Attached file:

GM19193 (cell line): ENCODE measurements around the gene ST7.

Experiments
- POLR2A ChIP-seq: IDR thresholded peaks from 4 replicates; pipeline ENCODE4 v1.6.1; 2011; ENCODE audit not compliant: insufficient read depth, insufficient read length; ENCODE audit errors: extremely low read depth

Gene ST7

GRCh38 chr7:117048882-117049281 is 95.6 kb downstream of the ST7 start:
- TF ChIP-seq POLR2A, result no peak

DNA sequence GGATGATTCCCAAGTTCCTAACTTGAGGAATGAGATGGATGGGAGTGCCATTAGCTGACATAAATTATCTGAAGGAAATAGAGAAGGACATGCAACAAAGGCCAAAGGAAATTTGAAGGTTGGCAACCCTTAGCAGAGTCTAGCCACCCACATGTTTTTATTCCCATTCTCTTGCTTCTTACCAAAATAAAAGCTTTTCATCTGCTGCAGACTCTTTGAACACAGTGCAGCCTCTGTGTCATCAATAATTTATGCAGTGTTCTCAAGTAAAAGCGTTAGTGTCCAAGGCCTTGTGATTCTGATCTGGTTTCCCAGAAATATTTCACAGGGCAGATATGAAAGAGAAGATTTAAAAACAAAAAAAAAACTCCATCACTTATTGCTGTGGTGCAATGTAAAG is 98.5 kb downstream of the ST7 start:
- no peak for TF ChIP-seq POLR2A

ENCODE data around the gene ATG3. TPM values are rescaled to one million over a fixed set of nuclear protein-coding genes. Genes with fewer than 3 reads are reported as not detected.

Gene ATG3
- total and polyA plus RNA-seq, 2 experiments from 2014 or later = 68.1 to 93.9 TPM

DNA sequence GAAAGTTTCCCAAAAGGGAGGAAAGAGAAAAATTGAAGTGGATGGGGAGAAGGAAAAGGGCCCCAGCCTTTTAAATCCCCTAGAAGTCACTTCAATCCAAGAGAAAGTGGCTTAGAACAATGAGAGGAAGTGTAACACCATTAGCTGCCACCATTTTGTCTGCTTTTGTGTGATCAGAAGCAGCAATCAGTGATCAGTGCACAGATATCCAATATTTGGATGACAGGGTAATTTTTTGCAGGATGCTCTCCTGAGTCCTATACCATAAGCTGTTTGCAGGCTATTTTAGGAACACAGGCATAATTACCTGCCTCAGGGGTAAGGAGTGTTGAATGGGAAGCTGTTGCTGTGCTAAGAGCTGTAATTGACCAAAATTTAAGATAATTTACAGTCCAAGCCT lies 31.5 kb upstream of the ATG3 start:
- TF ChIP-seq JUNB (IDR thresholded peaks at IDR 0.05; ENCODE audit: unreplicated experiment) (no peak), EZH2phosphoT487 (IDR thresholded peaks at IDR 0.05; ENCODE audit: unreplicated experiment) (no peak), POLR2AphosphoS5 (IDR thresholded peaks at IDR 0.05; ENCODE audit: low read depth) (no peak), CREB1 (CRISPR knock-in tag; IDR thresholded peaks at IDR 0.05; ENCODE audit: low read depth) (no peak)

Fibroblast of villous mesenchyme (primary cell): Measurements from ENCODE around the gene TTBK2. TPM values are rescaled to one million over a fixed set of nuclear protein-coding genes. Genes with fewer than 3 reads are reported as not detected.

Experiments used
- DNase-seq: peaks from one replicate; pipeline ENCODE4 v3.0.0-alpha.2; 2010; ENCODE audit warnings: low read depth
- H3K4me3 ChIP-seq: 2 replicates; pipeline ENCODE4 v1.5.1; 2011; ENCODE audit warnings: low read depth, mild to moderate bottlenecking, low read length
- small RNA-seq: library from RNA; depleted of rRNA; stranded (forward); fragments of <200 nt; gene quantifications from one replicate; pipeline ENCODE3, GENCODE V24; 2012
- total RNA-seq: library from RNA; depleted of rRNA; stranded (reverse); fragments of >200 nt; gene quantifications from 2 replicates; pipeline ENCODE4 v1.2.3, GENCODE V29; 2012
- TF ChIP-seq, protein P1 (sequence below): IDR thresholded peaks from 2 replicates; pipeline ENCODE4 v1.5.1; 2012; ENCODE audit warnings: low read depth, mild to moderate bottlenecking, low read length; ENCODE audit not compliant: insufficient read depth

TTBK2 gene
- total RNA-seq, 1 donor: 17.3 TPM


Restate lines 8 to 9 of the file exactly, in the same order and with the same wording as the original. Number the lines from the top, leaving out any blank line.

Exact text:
- no peak for TF ChIP-seq POLR2A

ENCODE data around the gene ATG3. TPM values are rescaled to one million over a fixed set of nuclear protein-coding genes. Genes with fewer than 3 reads are reported as not detected.